There is one rule governing operation of the reservoir. This rule requires a minimum release of 20 cfs at the junction, "downstream compute point".
For the yield analysis, I used the bisection method. The trial factor for the first iteration is 1. This means that it uses the value that is currently in the rule, which is 20 cfs. The simulated minimum storage is 200,000 acre-ft since it never leaves the top of conservation. There is enough inflow to hold top of conservation and supply the downstream demand. Since it does not get below 101,000 acre-ft (bottom of conservation plus storage tolerance of 1,000 acre-ft), it fails the storage convergence test.
For the next trial, the initial estimate of 20 cfs is doubled. We see that the simulated minimum storage is in the conservation pool since it is below 200,000 acre-ft. However, it is greater than 101,000 acre-ft so it fails the storage convergence test. We also notice that 80 cfs fails the storage convergence test, but it is much closer to the 101,000 storage convergence value.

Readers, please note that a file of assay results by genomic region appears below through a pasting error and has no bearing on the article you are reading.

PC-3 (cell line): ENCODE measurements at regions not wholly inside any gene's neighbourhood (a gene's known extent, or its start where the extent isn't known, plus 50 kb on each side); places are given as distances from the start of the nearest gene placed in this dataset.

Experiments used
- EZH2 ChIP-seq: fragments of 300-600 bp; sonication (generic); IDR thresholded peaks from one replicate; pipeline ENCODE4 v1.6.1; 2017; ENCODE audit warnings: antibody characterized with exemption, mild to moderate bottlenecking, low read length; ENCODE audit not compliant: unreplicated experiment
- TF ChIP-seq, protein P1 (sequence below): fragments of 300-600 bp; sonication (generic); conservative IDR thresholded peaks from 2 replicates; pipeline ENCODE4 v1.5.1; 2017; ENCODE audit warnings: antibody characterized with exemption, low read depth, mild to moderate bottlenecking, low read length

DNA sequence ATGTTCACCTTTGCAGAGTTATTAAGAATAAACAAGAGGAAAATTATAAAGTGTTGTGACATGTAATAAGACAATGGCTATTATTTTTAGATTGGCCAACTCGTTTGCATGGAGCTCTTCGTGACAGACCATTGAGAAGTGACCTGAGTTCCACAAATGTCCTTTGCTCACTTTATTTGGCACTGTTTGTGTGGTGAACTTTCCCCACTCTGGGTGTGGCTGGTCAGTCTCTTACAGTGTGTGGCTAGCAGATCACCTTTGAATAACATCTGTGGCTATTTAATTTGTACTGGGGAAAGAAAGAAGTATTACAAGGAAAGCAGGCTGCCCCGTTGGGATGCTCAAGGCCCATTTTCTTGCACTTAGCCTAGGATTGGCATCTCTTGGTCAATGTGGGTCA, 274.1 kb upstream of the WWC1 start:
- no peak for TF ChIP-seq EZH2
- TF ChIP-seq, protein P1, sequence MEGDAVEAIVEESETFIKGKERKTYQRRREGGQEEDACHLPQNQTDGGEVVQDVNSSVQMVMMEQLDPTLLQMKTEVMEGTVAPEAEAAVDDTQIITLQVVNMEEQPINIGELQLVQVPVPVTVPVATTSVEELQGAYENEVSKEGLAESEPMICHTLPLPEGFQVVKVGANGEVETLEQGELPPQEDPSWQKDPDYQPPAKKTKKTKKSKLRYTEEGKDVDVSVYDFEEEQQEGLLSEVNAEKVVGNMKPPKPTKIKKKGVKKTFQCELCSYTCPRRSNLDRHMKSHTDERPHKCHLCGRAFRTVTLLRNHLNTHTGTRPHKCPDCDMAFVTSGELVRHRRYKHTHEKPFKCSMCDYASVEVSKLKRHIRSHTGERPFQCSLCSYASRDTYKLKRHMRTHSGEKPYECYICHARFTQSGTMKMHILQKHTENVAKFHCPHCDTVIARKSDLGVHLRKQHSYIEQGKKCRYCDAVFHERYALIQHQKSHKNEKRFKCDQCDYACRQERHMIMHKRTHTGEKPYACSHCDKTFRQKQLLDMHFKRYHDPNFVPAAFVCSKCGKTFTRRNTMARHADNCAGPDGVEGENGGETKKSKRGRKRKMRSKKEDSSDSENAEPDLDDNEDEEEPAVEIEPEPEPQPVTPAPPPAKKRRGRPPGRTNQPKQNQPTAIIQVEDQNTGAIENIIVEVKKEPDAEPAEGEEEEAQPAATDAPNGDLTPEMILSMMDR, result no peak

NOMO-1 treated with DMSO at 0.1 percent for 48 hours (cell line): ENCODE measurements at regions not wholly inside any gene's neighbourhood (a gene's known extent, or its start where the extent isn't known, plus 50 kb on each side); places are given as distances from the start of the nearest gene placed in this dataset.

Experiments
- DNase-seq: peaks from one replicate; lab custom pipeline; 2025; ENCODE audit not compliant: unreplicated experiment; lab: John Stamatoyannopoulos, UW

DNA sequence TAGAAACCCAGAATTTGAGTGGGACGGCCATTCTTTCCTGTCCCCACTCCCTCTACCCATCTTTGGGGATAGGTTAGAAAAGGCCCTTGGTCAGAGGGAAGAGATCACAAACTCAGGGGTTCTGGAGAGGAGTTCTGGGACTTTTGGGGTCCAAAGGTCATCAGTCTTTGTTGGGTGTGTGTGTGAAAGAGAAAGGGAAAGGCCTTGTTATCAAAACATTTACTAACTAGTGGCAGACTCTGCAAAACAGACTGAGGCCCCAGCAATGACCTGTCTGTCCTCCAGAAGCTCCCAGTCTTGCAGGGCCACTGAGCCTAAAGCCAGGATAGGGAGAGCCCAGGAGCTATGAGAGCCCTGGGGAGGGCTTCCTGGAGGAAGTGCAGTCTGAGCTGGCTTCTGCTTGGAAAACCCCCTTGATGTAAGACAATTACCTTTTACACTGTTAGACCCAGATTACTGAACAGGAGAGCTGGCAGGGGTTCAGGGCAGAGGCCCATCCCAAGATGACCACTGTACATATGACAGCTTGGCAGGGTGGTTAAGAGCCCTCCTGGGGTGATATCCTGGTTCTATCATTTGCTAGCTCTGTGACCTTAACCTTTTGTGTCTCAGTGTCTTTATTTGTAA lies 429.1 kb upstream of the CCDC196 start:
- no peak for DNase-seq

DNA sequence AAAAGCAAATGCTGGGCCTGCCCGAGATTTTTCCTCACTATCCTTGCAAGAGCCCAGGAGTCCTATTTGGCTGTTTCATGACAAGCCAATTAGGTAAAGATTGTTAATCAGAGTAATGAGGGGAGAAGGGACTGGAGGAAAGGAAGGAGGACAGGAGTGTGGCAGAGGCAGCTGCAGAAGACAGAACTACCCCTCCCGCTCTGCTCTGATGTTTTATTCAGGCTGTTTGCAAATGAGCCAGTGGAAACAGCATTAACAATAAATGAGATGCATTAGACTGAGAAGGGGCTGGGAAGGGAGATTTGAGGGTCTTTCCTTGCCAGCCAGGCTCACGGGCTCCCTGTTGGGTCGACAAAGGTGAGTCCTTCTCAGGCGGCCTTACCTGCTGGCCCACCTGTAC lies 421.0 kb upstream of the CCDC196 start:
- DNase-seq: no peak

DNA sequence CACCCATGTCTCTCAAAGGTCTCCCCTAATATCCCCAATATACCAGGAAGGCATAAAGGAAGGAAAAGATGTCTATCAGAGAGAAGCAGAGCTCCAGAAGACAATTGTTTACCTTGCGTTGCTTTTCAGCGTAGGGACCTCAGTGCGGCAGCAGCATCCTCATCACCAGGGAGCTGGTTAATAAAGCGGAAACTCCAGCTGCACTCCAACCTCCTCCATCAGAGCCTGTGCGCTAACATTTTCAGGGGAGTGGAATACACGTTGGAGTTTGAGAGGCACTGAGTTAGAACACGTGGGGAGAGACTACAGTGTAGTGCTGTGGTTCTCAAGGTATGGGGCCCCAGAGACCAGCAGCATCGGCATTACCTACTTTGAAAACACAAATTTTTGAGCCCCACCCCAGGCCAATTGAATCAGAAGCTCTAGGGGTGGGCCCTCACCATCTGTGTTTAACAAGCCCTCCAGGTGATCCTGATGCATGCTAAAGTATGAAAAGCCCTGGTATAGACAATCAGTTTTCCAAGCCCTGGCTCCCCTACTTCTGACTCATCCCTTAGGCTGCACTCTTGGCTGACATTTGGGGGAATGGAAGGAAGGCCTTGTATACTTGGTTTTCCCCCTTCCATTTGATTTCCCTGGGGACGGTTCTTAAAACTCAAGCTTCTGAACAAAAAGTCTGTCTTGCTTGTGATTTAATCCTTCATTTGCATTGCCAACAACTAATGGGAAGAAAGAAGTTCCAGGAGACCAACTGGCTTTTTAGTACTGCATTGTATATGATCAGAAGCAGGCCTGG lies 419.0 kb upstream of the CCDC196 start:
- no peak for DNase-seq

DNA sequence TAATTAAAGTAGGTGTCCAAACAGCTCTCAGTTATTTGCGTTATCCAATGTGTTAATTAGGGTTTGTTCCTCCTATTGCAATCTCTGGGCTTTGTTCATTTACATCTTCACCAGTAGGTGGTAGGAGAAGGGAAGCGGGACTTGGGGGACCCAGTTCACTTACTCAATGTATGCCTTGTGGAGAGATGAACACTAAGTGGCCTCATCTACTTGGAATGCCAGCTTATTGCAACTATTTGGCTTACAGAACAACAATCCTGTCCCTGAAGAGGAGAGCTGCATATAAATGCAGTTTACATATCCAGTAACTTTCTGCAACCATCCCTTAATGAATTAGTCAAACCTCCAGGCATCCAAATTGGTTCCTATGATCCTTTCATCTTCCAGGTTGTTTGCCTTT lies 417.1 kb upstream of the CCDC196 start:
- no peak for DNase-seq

ResSim then tries 160 cfs. This time it passes the convergence test. Notice, however, the date of the minimum storage value is 04April2012. This reaches the minimum value before the critical period ends. At this point, ResSim checks to see if it can meet the flow tolerance of 5 cfs for the remainder of the critical period. Basically, can it meet at least 155 cfs for the rest of the critical period. It is unable to do this so it fails the flow convergence test.
ResSim continues its test by using values between the previous test and 80 cfs since it knows that 80 cfs put the minimum pool above its storage target. ResSim discovers that using 85 cfs gives a minimum pool elevation on 15July2013. This is very close to the end of the critical period, however, it is unable to maintain 80 cfs for the remainder of the critical period. Finally, it tries 82.5 cfs, which passes both the storage convergence and the flow convergence tests.